In the News

December 28, 2022   •   3 minute read

The Latest Update on the LastPass Breach

There have been a lot of updates over the last few days about the potential fallout from the security incident that LastPass, a leading password manager, suffered back in November 2022.

This is not so much a new incident as it is new information coming to light during the course of the original, ongoing investigation. Initial findings are just that: initial. A quality review of an incident may discover more facts and details over time as investigators pull on investigatory threads to uncover the full scope and breadth of what occurred within the initial incident. It was during this ongoing process that LastPass discovered the situation was worse than they had initially believed and reported it to be.

A copy of a user’s password vault was obtained by the threat agent. Usernames and passwords were included in the dataset, but that data is encrypted within it. So, they are not clearly available to anyone with access to the database. LastPass also says that they invoke certain security and cloaking measures that help ensure that keys can not be broken (this is a light mention of the full technical details of their process at large, which is beyond the scope of this write-up).

LastPass states that if you followed their minimum rules when creating your account with them, it would take millions of years for a cracking rig (a computer system set up specifically to crack passwords) to break the encryption of your username and password.

LastPass has their full disclosure and write-up on their blog site here and Ars Technica has an excellent, technical write-up with implications here. The main question is what should the individual user do?

The Validity of Password Managers & Action Items

This breach does not invalidate the use of a password manager. No solution will ever be 100% fail-proof, including password managers or password management systems. Security solutions are designed to have defense-in-depth and be resilient under attack.

However, all things will always retain a certain level of risk. It’s important to be fully aware of that risk and to make an informed decision when accepting that risk. Now that we have that out of the way, let’s talk about action items you can take:

  1. Confirm that you have multifactor authentication (MFA) set up for all accounts within your vault that allow some form of MFA. You should especially make sure that your password vault’s master password is covered with MFA.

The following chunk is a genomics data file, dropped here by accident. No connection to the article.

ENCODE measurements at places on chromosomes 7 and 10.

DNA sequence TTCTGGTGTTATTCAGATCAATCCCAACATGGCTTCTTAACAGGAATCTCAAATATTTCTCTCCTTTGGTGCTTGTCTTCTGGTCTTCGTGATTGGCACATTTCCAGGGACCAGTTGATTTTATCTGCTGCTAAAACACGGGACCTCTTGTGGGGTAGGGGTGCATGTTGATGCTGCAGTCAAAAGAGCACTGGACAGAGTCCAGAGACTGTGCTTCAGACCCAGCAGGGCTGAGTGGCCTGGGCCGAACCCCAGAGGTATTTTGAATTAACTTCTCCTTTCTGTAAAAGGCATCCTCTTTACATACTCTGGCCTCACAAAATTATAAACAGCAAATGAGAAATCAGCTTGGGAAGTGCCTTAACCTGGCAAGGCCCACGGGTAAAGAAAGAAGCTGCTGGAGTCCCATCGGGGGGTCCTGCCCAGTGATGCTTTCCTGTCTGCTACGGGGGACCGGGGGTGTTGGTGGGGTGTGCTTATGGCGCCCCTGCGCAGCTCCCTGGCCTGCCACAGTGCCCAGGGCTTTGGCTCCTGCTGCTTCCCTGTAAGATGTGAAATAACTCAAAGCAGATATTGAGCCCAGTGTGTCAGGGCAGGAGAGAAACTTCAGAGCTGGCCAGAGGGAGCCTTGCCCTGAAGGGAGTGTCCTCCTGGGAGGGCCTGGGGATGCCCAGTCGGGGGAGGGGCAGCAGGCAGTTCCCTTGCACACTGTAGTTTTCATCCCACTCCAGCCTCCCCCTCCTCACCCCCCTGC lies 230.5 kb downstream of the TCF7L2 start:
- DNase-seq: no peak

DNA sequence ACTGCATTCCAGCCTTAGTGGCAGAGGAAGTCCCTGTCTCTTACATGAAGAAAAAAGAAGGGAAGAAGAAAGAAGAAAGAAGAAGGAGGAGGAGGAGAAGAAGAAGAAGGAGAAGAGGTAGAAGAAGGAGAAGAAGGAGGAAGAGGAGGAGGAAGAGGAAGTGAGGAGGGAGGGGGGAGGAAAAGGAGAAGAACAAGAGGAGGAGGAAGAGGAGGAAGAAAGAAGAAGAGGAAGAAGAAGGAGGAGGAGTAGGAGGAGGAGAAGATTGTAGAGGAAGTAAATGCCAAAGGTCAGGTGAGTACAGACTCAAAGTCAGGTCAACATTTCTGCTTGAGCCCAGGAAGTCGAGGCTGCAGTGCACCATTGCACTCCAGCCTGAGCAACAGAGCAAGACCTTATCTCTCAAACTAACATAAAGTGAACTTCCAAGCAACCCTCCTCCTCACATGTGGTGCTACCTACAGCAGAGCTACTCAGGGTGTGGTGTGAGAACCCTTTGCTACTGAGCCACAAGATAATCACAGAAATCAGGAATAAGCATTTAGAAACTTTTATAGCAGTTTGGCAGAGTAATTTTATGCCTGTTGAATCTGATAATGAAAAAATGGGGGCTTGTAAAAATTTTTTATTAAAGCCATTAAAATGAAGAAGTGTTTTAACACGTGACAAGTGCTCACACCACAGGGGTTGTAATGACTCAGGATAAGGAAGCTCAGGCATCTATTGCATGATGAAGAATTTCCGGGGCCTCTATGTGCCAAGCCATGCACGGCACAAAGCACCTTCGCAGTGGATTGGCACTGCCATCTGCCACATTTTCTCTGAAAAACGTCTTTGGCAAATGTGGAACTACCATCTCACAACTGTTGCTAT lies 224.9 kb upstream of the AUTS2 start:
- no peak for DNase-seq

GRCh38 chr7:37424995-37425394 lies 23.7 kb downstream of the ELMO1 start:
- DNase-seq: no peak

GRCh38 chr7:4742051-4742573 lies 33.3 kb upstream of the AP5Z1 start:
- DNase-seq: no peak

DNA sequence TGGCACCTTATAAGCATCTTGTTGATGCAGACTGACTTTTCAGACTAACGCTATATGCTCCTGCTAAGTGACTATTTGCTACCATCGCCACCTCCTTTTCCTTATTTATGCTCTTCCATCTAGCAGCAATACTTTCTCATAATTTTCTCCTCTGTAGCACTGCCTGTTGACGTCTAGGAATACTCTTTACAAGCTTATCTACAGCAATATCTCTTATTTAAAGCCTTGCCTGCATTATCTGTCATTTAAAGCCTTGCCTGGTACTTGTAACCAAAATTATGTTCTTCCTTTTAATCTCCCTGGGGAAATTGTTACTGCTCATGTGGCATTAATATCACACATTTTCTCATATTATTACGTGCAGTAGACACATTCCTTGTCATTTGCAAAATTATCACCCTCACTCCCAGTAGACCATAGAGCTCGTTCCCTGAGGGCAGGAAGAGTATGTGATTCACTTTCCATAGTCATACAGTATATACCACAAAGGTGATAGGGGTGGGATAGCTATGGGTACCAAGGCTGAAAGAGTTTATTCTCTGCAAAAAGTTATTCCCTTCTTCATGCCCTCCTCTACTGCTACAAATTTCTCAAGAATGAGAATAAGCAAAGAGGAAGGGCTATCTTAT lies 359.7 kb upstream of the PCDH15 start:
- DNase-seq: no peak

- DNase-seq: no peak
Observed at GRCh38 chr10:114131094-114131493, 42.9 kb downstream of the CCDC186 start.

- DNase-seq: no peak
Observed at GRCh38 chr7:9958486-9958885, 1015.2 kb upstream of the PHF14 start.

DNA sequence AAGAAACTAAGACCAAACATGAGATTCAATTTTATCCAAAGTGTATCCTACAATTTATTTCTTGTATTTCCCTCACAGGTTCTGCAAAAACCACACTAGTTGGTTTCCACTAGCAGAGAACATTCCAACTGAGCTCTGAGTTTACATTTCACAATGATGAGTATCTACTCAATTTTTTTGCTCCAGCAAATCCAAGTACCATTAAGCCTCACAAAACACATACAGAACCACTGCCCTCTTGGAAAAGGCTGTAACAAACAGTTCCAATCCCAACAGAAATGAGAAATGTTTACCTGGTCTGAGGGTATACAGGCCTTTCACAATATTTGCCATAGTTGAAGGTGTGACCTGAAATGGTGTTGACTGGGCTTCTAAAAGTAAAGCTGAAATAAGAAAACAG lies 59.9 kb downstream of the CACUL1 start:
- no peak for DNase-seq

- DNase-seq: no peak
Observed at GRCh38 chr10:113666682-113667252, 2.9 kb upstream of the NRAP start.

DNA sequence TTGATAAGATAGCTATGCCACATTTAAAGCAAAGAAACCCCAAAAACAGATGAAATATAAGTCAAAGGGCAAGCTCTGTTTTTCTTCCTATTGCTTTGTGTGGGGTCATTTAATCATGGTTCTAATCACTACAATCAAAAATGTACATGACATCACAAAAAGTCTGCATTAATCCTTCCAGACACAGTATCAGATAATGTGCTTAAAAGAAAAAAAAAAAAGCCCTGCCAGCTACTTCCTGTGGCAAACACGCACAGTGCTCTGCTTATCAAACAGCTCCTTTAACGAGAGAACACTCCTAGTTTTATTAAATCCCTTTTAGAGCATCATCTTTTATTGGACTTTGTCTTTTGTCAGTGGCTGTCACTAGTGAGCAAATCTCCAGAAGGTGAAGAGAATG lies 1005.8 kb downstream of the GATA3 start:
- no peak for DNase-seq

2. Strongly consider changing your master password if you’ve ever used it as a password elsewhere. Password reuse is a far more common issue when it comes to credentials being compromised than the encryption being cracked.
  3. Strongly consider changing the passwords to some of your more ‘vital’ accounts. These are accounts that are especially important to you: i.e. email, banking, healthcare, finance, etc. If you are still concerned about residual risk from storing the password within a manager, don’t store the entire password within the vault. When logging in, manually input the last few characters.   
  4. Update the security questions to vital accounts. You do not need to be honest if you’re using your ‘mother’s maiden name’ or ‘high school mascot’ as verification questions. Use random answers for each site and save those in a separately secured file (Standard Notes is a common choice among privacy enthusiasts).
  5. Audit your accounts and close out ones that you no longer need. Many of us create accounts over our lifetimes that have a short shelf life. They can still be used as phishing lures or become potential points of exposure should they be breached. An annual account clean-up can go a long way in helping mitigate that kind of risk.

The question is always one of risk acceptance: knowing as much of the facts and information available in the moment. Are you making an informed decision that aligns with the level of risk you were willing to accept in these specific circumstances? This is an important question to consider for all situations, whether they’re headline-popping news items or mundane points such as patching cycles.

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